However, there are concerns about inflation’s future. Some officials fear that inflation will not fall, due to high consumption and newfound pricing power from corporations. Consumers are more likely to accept higher prices.
Others fret that the same one-offs pushing prices higher today will lead to uncomfortably low inflation down the road — used car prices have caused a big chunk of the 2021 increase and could fall, for instance. The same global trends that were causing inflation to drop could again lead to tepid price increases before the pandemic.
A Fed goal of 2 percent annual price growth over time would make it difficult for inflation to be either too high, or too low.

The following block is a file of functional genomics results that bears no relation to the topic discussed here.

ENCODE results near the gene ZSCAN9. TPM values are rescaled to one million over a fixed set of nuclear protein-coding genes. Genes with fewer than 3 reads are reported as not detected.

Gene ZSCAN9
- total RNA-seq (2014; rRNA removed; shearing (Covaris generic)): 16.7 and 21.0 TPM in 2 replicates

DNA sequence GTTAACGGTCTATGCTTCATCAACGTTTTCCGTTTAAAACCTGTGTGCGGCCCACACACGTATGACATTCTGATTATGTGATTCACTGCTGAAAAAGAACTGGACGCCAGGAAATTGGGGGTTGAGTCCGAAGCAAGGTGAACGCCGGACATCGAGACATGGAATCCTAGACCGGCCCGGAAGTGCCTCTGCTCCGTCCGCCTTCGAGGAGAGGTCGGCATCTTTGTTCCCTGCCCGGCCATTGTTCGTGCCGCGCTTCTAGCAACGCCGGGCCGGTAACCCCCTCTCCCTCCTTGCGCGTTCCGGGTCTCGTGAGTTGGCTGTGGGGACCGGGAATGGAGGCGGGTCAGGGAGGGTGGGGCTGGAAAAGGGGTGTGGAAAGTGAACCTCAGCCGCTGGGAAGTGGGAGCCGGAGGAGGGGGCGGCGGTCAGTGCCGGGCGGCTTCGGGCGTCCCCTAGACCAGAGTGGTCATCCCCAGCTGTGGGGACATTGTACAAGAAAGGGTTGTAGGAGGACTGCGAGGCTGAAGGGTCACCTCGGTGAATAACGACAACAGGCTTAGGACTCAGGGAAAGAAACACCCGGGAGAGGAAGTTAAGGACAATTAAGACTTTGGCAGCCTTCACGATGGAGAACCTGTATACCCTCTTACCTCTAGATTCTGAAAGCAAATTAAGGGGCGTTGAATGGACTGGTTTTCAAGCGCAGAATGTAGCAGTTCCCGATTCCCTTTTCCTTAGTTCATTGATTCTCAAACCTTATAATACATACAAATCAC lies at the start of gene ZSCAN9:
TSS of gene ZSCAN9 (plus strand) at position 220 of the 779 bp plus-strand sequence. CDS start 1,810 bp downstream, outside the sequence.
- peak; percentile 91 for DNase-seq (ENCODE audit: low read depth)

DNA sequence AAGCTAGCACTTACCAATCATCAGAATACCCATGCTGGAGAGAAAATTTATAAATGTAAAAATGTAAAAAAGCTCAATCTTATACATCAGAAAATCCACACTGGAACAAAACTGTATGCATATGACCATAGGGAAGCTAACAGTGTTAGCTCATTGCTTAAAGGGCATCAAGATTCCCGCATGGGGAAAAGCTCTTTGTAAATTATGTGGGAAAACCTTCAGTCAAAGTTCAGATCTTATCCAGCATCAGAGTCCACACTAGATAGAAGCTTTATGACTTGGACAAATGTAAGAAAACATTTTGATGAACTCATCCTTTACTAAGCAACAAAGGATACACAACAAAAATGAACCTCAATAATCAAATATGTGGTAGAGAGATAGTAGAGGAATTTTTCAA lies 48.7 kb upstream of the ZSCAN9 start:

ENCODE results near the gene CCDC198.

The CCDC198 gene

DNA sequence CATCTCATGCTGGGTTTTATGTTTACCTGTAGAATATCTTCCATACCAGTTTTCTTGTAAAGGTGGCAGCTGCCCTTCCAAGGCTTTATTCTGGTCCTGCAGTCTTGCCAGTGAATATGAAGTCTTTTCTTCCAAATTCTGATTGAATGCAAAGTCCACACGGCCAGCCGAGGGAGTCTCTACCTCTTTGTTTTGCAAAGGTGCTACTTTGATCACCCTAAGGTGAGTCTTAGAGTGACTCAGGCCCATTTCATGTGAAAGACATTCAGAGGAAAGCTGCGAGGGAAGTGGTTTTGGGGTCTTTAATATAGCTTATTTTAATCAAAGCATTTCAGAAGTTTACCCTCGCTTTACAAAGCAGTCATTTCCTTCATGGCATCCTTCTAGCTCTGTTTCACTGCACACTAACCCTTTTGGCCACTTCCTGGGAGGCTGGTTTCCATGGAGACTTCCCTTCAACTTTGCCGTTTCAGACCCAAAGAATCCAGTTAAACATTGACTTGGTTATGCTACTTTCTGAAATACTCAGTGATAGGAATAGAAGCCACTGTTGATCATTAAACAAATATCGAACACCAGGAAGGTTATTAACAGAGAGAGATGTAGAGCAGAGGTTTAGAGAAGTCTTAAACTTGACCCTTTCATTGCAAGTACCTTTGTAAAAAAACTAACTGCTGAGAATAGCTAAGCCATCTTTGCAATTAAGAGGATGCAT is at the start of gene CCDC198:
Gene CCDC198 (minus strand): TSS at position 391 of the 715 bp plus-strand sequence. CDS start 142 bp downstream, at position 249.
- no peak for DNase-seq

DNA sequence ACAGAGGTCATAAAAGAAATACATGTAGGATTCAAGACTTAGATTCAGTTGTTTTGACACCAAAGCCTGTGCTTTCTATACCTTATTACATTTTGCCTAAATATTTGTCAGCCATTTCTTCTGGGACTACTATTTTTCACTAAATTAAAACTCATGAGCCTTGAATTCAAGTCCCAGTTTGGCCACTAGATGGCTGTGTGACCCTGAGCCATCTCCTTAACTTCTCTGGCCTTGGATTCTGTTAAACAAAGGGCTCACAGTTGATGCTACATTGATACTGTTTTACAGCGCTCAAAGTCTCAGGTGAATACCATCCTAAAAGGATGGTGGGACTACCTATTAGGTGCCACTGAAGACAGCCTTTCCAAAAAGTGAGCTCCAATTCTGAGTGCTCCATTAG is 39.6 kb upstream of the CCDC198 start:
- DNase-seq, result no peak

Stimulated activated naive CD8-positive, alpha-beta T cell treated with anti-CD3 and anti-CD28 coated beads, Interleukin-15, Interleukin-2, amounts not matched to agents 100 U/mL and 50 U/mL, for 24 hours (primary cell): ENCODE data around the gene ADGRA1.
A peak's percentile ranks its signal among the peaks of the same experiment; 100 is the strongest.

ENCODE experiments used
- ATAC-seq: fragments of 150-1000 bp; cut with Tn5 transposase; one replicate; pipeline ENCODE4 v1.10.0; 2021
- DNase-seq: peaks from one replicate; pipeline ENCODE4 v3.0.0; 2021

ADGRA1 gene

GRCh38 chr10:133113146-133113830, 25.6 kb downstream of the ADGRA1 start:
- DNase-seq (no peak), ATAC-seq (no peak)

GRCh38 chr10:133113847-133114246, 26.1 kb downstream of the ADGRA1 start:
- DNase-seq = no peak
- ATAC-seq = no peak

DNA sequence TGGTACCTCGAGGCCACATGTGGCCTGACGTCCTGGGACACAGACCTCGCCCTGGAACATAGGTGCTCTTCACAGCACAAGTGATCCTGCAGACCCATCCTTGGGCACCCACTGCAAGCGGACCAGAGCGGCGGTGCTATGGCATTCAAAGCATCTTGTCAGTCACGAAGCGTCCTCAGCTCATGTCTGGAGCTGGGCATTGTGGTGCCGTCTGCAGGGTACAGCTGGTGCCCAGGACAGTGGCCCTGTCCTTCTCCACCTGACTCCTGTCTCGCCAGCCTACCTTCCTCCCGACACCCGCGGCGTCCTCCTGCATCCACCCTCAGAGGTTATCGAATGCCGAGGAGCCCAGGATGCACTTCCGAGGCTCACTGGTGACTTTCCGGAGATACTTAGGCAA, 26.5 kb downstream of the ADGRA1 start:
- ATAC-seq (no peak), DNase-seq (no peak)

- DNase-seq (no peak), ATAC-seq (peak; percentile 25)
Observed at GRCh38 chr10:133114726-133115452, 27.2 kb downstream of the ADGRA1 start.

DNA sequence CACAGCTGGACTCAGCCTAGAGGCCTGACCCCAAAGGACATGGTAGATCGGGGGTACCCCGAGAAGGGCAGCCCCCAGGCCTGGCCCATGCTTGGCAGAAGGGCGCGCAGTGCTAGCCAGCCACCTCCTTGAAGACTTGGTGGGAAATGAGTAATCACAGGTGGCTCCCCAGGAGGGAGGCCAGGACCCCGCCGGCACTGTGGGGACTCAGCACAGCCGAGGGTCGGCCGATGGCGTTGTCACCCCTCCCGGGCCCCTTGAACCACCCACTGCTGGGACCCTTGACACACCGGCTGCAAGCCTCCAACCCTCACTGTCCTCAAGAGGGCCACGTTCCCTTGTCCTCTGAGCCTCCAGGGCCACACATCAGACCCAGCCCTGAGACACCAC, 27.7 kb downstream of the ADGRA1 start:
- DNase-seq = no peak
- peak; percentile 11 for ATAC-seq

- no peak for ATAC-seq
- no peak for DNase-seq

The central bank has been given two tasks by Congress: It is to promote maximum employment and price stability.
This second goal is also elusive. Millions of jobs still remain unfilled despite months of record-setting employment gains. Officials don’t want to raise interest rates to cool down the economy until the labor force has fully recovered. It’s difficult to know when that might be, because the economy has never recovered from pandemic-induced lockdowns before.
If inflation seems to be climbing, slowing down and stopping bond purchases could allow the Fed to be more flexible. Officials indicated that they prefer to not raise interest rates until bond buying ends.
But the central bank has been cautious in announcing its plans for the so-called “taper.” In 2013, when a former Fed chair suggested that a post-financial-crisis bond purchase program would slow, it roiled global markets in what became known as the “taper tantrum.”